Notice how he envisioned Christ completely with him, surrounding him, and with the power of God present. Again through the ages, Christians have called on the power of God to protect them in their times of need. And there are times, like the description that Paul used in his letter to the Ephesians, when we are encouraged to put on the “armor” of God.  Paul was brilliant in taking what was used against others by the emperor and claiming that armor in defense of Christian righteousness. The Romans warriors in his day all dressed in armor for protection. You have seen pictures or props depicting the armor. In Paul’s day, the Roman army could be brutal in its attempts to keep the Pax Romana, which was “the Peace of Rome;” forced peace! When Paul was transported to prison, he was chained to a Roman guard. Paul was in prison when he wrote the letter to the Ephesians, and his description in chapter 6 referred to the very armor his guard wore! Armor was created mostly for defensive stances rather than offensive ones; it was made to protect and defend.  As Paul describes it, our task is to put on the spiritual armor or the “gospel armor” of Christ as we seek to fight against the evils that permeate our world. Paul decided Christians needed tools to carry out the spiritual warfare they faced. We still need those tools. Paul used armor as a metaphor for the Christian spiritual protection. Paul is not a literalist, but he is a wordsmith. Paul calls himself a prisoner (3:1) and an “ambassador in chains.” As he does on other occasions, he turns a weakness (being a prisoner) into a fulfillment of God’s purpose. He does not ask for Christians to physically fight other people “our struggle is not against enemies made of blood and flesh, but rulers, authorities, and cosmic powers of this present darkness; against spiritual forces of evil.” (6:12) The armor, therefore, is to withstand the wiles of the devil. (6:11). Soldiers of an empire fight against flesh and blood. What kind of armor does a spiritual soldier need? Paul says we will need the whole armor of God, never forgetting to don every single piece. Actual knights have little protection if they fail to put on all their pieces.  Football players cannot provide strong defense without pads protecting muscles and bones. Like a knight, or an athlete, or a first responder, we cannot forget our equipment before we go into the world. Paul first said: “Fasten the belt of truth around your waist.” Lawrence W. Farris has written this: “Truth is the most basic virtue, but in a world of spin, purposeful deception, and deceit, it becomes even more precious and crucial.  The dark powers are led, at least metaphorically, by the ‘father of lies’ (John 8: 44), and truth is spoken in the name of the One who is ‘the way, the truth, and the life.’  The temptation is to take up the methods of the enemy, to let noble ends justify ignoble means, to fight fire with fire. [But Christ had a different message.] The fire of evil is fought not with fire, but with the waters of baptism; the lies of the Evil One are resisted with God’s truth.” So first, we need to put on the belt of truth. Truth in an age of spin, lies, and deception must win the day. Second, we need the breastplate of righteousness to protect the heart of the believer. If our heart is taken over by a corrupter—whether an enticing woman, a charming but corrupt man, or a wolf in sheep’s clothing, we have nothing left with which to balance our judgments. Our decisions will need rational, linear, arguments guided by hearts and grace. Each day we need to put on righteousness, that is, the ability to make right decisions. So first: the belt of truth. We cannot make headway in the world if we cannot distinguish truth from lies. Second, the breastplate of righteousness: use your heart and your brain as the deciding factor for actions. Third put on your spiritual shoes each day. Spiritual shoes give you the protection to not only stand longer, but also walk farther and to run faster for Christ. We have a gospel to share and the gospel goes nowhere fast without messengers! We are the messengers of the good news of salvation-physically, emotionally, and spiritually. “Paul misquotes Isaiah 52:10 when he declared: “How beautiful are the feet of those that preach the gospel of peace.” Beautiful feet? No! Beautiful sounds of feet running to bring the gospel, messengers of the gospel, running to tell the news! Here’s how Isaiah originally said it in chapter 52:verse 7: “How beautiful upon the mountains are the feet of those who bring good news.” It is the sound of running feet! If such good news does not get shared, people have no place to turn except to the bad or untruthful news around them. Fourth, arm yourself with the shield of faith. In ages past, actual shields provided considerable protection against enemies! Personal faith, joined with the faith of thousands around us, reminds us that there is strength in numbers. A shield of faith, when held arm in arm with other Christians, can keep your faith from buckling. Fifth, Paul called for a helmet of salvation, to protect what we have learned. Without our minds to process what is around us and help us avoid the vortex of conspiracy theories, people under stress may fall prey to the evil one. When they do, they start imitating people filled with darkness instead of imitating Christ. A hymn like “Take Thou our Minds, dear Lord,” is not a plea for God to take our minds away; it is a plea to remold our minds, guide our feet, and form our words. Again, the images are often metaphorical and not literal. Christ needs us to not relinquish our mind to the devil, or devils. Instead, have the mind of Christ.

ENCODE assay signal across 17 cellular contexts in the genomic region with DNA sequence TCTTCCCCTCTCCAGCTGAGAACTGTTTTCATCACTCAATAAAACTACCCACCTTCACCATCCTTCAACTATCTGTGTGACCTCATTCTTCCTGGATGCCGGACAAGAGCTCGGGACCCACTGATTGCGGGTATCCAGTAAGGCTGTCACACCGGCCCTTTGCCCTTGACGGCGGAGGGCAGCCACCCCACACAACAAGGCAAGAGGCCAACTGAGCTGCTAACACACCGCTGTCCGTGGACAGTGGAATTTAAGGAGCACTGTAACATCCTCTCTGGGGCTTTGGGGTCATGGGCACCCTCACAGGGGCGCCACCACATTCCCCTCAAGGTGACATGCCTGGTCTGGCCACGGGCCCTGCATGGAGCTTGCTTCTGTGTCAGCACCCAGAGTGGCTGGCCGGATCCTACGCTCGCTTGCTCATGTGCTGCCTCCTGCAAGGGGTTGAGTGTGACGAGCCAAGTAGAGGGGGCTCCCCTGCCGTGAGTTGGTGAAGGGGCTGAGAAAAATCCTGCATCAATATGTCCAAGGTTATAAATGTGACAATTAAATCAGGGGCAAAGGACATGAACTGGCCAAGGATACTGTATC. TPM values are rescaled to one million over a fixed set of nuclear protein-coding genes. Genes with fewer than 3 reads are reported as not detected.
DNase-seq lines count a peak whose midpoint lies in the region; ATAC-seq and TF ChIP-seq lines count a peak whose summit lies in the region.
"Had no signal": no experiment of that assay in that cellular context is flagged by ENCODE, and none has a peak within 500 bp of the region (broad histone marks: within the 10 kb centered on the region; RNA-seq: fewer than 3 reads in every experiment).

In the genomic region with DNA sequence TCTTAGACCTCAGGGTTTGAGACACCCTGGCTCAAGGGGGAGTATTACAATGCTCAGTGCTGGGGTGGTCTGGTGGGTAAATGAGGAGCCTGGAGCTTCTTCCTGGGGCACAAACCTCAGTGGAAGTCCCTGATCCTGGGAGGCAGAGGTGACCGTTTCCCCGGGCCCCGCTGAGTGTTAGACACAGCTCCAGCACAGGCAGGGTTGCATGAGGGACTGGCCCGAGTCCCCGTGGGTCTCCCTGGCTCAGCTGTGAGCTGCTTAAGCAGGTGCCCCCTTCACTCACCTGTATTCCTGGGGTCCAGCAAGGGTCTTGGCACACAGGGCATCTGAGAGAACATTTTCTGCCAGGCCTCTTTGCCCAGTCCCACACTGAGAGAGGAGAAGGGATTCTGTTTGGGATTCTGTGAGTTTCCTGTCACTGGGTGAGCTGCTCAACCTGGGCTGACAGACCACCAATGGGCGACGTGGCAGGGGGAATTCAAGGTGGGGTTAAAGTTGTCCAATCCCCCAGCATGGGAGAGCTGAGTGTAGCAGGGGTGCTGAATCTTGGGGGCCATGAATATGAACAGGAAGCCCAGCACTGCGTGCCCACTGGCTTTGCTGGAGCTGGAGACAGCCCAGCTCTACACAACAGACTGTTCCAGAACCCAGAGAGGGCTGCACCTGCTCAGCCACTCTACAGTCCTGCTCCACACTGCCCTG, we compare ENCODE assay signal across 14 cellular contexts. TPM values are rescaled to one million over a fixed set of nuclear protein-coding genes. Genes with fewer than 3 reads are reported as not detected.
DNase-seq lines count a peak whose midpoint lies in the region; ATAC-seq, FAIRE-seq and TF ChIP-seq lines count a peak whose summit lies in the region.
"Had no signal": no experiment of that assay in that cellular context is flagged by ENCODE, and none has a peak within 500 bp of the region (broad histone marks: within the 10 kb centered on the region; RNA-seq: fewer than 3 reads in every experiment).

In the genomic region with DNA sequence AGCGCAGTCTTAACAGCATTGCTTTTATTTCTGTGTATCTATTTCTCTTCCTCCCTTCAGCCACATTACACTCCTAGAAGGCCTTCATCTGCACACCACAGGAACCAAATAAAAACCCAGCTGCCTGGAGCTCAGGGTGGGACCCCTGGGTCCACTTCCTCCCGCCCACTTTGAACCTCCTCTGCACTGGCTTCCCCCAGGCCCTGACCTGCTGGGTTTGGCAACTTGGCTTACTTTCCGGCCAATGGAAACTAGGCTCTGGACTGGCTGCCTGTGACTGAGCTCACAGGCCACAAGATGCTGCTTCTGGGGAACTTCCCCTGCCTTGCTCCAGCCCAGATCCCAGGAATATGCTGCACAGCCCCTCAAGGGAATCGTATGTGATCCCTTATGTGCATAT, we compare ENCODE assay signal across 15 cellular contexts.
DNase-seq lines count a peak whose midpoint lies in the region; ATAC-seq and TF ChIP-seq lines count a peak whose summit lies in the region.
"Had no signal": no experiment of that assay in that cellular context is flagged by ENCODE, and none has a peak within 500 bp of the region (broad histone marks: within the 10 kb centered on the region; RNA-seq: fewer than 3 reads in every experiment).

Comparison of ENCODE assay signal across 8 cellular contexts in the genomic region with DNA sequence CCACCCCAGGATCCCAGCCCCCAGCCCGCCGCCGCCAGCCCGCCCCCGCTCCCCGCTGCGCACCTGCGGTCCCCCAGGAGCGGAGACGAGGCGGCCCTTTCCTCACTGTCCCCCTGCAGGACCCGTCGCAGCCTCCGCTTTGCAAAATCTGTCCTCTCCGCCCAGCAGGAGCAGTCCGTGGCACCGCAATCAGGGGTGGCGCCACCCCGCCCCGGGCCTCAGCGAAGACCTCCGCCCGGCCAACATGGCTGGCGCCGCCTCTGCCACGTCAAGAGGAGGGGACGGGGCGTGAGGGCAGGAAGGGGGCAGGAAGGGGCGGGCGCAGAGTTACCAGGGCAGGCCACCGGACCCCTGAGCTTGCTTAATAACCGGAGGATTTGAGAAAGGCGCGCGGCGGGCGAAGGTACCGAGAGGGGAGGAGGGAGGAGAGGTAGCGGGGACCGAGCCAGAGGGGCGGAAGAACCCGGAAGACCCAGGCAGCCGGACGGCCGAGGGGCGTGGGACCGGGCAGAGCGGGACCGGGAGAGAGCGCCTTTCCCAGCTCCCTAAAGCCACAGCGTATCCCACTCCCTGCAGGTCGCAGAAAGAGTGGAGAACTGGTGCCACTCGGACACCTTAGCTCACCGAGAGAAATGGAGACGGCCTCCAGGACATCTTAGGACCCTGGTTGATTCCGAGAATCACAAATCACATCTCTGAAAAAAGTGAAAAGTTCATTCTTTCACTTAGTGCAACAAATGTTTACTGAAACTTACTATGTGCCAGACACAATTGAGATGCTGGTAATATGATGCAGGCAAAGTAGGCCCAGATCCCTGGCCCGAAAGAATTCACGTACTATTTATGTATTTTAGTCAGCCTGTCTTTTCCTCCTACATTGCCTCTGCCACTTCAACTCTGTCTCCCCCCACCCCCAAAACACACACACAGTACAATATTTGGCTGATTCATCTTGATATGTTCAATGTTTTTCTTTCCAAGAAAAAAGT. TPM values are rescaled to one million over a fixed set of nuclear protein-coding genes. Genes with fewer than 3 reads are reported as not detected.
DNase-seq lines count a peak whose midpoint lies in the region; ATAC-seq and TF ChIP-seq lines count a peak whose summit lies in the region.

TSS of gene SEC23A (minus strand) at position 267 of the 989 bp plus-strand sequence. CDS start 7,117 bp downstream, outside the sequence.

Finally, at long last we are given but one offensive weapon: the sword. Sword is such an oddly spelled word for its pronunciation, isn’t it? SWORD! But this odd spelling includes the letters w-o-r-d. The sword of the Spirit is the Word of God. This is our weapon (the Bible) and, rightly interpreted, God’s Word is our weapon, interpreted by Christian minds and guided by God’s Holy Spirit. That Word judges and instructs both the believing community and those it seeks to rescue from evil. So this is what we need to put on each and every day: The belt of truth; the breastplate of righteousness, the shoes of the gospel of peace, the shield of faith, the helmet of salvation, and the sword of God’s Word.

Here is what we will sing in a few minutes today:  “Stand up, stand up for Jesus, stand in his strength alone; the arm of flesh will fail you, ye dare not trust your own. Put on the gospel armor, each piece put on with prayer. Where duty calls, or danger, be never wanting there.”


Jeffrey A. Sumner                                                          August 22, 2021